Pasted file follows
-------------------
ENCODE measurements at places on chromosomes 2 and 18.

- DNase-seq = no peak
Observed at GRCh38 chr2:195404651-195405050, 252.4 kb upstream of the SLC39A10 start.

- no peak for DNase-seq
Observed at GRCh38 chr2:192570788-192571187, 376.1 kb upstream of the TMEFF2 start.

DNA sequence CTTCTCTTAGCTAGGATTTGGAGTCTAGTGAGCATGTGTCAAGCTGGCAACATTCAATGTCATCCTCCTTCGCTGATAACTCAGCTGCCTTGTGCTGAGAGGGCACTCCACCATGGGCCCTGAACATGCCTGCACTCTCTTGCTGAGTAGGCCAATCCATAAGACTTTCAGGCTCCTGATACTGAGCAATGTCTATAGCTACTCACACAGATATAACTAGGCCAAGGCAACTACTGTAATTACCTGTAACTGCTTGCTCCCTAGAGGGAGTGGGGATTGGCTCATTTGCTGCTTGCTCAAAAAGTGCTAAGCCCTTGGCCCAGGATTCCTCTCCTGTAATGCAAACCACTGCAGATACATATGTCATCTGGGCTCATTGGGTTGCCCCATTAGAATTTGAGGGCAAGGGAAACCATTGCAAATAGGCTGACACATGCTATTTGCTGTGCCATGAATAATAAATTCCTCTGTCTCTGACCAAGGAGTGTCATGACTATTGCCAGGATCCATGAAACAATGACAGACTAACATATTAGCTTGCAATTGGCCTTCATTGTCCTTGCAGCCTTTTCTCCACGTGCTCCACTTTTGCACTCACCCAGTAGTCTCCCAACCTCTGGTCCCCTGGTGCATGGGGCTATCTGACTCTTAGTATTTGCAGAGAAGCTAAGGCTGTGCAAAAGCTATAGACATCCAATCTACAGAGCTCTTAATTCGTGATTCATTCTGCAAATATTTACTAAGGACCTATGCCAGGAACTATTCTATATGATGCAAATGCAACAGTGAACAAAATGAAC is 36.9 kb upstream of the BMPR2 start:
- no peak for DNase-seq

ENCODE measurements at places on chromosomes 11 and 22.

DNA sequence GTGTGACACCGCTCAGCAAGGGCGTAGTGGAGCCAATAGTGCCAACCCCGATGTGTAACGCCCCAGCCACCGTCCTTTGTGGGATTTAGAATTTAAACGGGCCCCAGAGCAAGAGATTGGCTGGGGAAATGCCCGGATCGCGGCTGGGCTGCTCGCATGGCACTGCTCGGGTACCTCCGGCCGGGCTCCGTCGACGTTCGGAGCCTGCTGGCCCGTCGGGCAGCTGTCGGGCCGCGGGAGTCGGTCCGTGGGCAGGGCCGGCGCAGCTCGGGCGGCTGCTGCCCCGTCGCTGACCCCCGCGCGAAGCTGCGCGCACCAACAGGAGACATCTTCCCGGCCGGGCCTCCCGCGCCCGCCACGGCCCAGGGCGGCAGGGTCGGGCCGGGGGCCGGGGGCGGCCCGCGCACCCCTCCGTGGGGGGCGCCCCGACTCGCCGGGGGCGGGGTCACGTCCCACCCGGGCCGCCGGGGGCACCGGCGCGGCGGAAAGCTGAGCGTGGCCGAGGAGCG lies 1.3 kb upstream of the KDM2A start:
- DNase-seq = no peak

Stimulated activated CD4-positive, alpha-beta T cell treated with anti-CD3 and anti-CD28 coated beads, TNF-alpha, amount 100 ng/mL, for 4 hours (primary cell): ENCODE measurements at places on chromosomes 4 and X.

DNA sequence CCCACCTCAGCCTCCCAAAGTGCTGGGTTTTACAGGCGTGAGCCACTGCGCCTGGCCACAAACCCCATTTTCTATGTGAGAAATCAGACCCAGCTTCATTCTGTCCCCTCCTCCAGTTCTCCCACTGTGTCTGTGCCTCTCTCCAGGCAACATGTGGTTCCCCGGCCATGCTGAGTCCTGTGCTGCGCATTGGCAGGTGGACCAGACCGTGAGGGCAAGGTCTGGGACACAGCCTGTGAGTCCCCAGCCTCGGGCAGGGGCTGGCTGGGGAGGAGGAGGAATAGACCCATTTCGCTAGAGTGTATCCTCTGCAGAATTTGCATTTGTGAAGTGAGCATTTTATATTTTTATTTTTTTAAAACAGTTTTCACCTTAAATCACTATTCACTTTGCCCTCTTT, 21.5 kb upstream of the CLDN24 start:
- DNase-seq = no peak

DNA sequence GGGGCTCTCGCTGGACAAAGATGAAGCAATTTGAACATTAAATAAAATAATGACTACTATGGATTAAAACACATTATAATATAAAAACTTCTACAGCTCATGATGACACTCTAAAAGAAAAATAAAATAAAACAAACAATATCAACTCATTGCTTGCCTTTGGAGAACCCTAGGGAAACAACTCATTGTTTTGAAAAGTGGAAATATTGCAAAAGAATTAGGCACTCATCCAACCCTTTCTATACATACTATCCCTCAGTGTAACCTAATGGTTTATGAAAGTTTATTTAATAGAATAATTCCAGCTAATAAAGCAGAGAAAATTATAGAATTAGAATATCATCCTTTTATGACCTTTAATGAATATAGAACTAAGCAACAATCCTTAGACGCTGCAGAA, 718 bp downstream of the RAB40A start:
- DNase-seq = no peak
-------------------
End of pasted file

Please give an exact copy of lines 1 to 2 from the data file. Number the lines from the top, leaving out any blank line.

ENCODE measurements at places on chromosomes 2 and 18.

- DNase-seq = no peak